Check out my YouTube channel https://www.youtube.com/channel/UC82xXciVxsQKthONKeYbhnw for how to videos about 3d modeling, printing and home automation
Update: I've started a series of how-to videos for this project, please check out the full playlist, including Hardware (https://youtu.be/WNp4G49tkrQ), Software (https://youtu.be/7dm9OPTRvUQ) and openHAB configuration (https://youtu.be/Lnv-2xBhabo) here: https://www.youtube.com/playlist?list=PLH-d6dcsARGNHlRyqTrwyiWJLNb1YpbPS
More info about the breakout board I designed and used in this project: https://youtu.be/cJbiTxJr2iA
This is a bit of a remix of my other design (https://www.thingiverse.com/thing:2539897), without an OLED screen and more compact (not as tall).
I designed this unit to house my NodeMCU carrier board (https://goo.gl/U2fY7y) with as little clearance as possible.The function for this unit is to act as an LED Strip controller, connected to my home automation system (openHAB) via MQTT.
The Arduino code is basically my fork of bruhautomation's excellent ESP LED controller code (https://github.com/bkpsu/ESP-MQTT-JSON-Digital-LEDs), with some specific modifications and fixes I made for my application (including speed/color control tweaks, fixing the flicker that was present in the original code when using my WS2812 strips, adding some of my own effects, and creating a group MQTT topic to control multiple strips with one command).
The sample openHAB configuration files can be found here: https://community.openhab.org/t/nodemcu-mqtt-led-strip-controller-build-config-how-to-videos/39902
So far, I've been using these as my Kitchen cabinet lights, but for 2017 season holiday decorations, rather than fight with strings of lights outside, I decided to take the "easy" way out and line all my windows and doors with these. I have a total of 10 controllers/strips, all synchronized (FX, power, animation speed) via MQTT, and automated from openHAB (different effects based on day of the week). I think it looks great and I may just keep these in all year, for regular accent lighting.
I'm using these WS2812 strips (http://amzn.to/2ilIvdf) because they're good quality, pretty cheap, and get here in 2 days with Prime (they appear to be combined from smaller lengths of strips, but that makes no difference to me. For the NodeMCU, check these links out -
NodeMCU ESP8266 dev board v0.9 ($6 & Prime from Amazon: http://amzn.to/2hd6RJk, $3 from AliExpress: https://goo.gl/fQGwBN) or 1.0 (http://amzn.to/2ymAkak).
Check out my (mostly functional) 3D designs - (https://www.thingiverse.com/bkpsu/designs) ! If you like them and want to support my projects, use one of the links below when you're planning to buy anything from these sites (it won't cost you anything extra!). Thank you in advance!
How to build controller
Parts List (Affiliate links to parts I've used/tested):
-5 meter 5V WS2812 LED Strip (http://amzn.to/2ilIvdf) (comes with 3-wire male connector you need to connect to the controller)
-NodeMCU breakout board (https://goo.gl/U2fY7y)
-NodeMCU ESP8266 dev board v0.9 ($6 & Prime from Amazon: http://amzn.to/2hd6RJk, $3 from AliExpress: https://goo.gl/fQGwBN) or 1.0 (http://amzn.to/2ymAkak).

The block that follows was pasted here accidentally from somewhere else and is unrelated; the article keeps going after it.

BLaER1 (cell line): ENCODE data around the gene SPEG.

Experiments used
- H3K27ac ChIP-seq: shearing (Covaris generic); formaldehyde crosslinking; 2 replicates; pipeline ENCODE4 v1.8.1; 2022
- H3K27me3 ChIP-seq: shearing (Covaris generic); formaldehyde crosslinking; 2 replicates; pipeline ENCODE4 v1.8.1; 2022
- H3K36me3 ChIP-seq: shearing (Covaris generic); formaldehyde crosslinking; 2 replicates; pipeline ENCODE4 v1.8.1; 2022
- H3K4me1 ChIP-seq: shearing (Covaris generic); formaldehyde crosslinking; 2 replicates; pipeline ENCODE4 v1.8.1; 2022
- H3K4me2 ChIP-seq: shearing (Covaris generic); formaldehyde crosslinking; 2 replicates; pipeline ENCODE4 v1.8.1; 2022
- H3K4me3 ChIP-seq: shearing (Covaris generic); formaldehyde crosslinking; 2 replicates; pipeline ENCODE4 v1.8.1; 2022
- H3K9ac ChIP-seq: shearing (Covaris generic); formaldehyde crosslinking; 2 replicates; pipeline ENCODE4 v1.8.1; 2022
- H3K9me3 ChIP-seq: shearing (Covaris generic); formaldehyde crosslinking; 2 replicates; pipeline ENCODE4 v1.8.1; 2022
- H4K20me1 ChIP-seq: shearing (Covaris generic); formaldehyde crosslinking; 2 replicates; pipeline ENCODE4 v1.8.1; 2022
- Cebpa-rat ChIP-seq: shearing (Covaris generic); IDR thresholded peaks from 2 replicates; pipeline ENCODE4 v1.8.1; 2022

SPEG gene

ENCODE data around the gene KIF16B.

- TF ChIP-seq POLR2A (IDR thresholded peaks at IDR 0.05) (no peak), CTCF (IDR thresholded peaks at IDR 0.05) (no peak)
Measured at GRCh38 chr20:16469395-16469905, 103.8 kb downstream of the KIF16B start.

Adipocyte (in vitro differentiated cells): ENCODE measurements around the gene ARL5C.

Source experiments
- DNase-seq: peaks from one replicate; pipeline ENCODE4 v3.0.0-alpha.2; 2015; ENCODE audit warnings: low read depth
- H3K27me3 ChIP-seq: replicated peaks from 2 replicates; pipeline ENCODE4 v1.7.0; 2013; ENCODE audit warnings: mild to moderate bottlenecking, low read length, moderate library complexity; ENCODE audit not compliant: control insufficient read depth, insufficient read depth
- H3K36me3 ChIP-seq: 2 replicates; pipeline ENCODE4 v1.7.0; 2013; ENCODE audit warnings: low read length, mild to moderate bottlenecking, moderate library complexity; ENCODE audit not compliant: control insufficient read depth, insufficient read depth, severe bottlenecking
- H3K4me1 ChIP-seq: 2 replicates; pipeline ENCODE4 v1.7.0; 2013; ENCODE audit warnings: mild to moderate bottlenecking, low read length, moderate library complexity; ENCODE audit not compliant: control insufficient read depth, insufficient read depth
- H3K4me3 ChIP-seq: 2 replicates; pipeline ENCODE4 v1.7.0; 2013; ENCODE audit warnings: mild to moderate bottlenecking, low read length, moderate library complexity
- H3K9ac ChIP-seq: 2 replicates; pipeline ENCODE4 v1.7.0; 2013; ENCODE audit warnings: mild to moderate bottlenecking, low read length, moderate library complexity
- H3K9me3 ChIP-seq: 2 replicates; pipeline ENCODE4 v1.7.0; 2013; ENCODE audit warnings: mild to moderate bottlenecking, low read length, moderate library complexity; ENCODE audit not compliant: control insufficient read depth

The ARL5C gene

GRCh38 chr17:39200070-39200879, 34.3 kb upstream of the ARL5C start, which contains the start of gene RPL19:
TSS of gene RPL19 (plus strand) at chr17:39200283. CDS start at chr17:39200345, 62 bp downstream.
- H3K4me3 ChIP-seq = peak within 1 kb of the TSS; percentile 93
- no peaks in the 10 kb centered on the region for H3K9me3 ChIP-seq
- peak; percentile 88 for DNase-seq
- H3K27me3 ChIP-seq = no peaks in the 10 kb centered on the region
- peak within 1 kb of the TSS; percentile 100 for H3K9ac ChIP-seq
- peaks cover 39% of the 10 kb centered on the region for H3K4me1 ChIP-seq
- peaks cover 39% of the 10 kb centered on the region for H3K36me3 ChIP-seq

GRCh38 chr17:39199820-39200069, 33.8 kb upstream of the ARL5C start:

-solid hook-up wire, 22awg (http://amzn.to/2xbTaAW)
-5V 10A power supply (use for longer lengths of strip, ~2M or greater) (http://amzn.to/2BXcrE9)
-Aluminum Channel (for mounting outside, and helps diffuse the single LEDs into a smoother light) (http://amzn.to/2l2UH77)
-DC connectors (male/female), for easy and modular setup (http://amzn.to/2iQNmmO)
Print enclosure and cover
Solder left/right inner headers onto the OSHPark carrier board (15 pins each)
Stick NodeMCU board onto carrier board, USB connector facing down when looking at the silk-screen text on the carrier board
Solder 3-pin male LED connector onto carrier board as follows and wrap connector around the headers and down the middle (between the headers and underneath the NodeMCU):
Board Wire Color OLED
5v Red VCC
Gnd White Gnd
D4 Green Din
(Your LED Strip connections/wire colors might be different)
Put NodeMCU carrier board in, ensuring it fits snugly (USB connector is visible)
Put enclosure cover on, and secure with small screws (or glue in place)
Connect the extra red/white (5VDC/Gnd) wires to your 5V power supply (either via a connector plug or directly to the power supply)
Program controller. I'm using the code here: https://github.com/bruhautomation/ESP-MQTT-JSON-Digital-LEDs with a few minor mods:
Line 0 (before any comment text) add:
"#define FASTLED_INTERRUPT_RETRY_COUNT 0" (this prevents flicker I've noticed with my strips)
Line "#define NUM_LEDS 54" <- change the number to your # of LEDs
Line "#define DATA_PIN 5" <- change this to 5 (D4 output on NodeMCU)
Line "#define CHIPSET WS2811" <- change to WS2812 or the type of LED you're using
Line "#define COLOR_ORDER GRB" <- change order of colors to match your strip (i.e. if you set a red color, but get a green instead and vice versa, just change "GRB" to "RGB")
After this, you will need to either incorporate the controller into your home automation system. I use openHAB (www.openhab.org), but this will work with any system that can send JSON commands to MQTT topics (or can be reprogrammed to use any other method of setting the effect, brightness or speed. Check out bruhAutomation's readme (located at the GitHub link above) for other examples.
If you do use openHAB, I've posted sample items/sitemap/rules configuration files here: https://community.openhab.org/t/nodemcu-mqtt-led-strip-controller-build-config-how-to-videos/39902